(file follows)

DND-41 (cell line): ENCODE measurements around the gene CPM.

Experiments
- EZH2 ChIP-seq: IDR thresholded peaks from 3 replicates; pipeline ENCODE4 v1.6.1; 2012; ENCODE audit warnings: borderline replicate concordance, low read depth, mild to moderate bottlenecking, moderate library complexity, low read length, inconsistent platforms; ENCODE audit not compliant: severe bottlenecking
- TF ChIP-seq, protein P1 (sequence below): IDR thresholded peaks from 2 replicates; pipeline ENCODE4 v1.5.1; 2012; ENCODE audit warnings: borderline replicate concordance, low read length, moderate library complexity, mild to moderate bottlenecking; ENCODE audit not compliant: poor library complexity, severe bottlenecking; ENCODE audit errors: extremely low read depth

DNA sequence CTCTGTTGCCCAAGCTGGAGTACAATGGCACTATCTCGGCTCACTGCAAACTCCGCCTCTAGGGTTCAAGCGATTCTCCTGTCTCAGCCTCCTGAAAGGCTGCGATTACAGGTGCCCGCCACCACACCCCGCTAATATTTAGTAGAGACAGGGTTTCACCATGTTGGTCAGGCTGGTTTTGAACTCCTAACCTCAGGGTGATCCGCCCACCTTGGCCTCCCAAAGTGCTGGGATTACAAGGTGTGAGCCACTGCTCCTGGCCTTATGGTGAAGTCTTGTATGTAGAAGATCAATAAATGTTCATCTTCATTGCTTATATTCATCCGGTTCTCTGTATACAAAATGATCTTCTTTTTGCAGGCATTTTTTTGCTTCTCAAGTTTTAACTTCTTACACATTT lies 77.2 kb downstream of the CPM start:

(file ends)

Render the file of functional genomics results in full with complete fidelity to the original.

DND-41 (cell line): ENCODE measurements around the gene CPM.

Experiments
- EZH2 ChIP-seq: IDR thresholded peaks from 3 replicates; pipeline ENCODE4 v1.6.1; 2012; ENCODE audit warnings: borderline replicate concordance, low read depth, mild to moderate bottlenecking, moderate library complexity, low read length, inconsistent platforms; ENCODE audit not compliant: severe bottlenecking
- TF ChIP-seq, protein P1 (sequence below): IDR thresholded peaks from 2 replicates; pipeline ENCODE4 v1.5.1; 2012; ENCODE audit warnings: borderline replicate concordance, low read length, moderate library complexity, mild to moderate bottlenecking; ENCODE audit not compliant: poor library complexity, severe bottlenecking; ENCODE audit errors: extremely low read depth

DNA sequence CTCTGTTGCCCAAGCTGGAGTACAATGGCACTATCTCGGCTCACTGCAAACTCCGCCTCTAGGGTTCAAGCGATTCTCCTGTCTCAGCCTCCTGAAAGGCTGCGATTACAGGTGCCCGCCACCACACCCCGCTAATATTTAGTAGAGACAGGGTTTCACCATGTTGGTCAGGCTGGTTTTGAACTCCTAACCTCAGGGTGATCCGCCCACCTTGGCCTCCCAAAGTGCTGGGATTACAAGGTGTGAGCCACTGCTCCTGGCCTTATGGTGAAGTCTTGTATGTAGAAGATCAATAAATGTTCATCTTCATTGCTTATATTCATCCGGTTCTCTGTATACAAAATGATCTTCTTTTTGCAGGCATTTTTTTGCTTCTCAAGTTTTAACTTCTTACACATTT lies 77.2 kb downstream of the CPM start: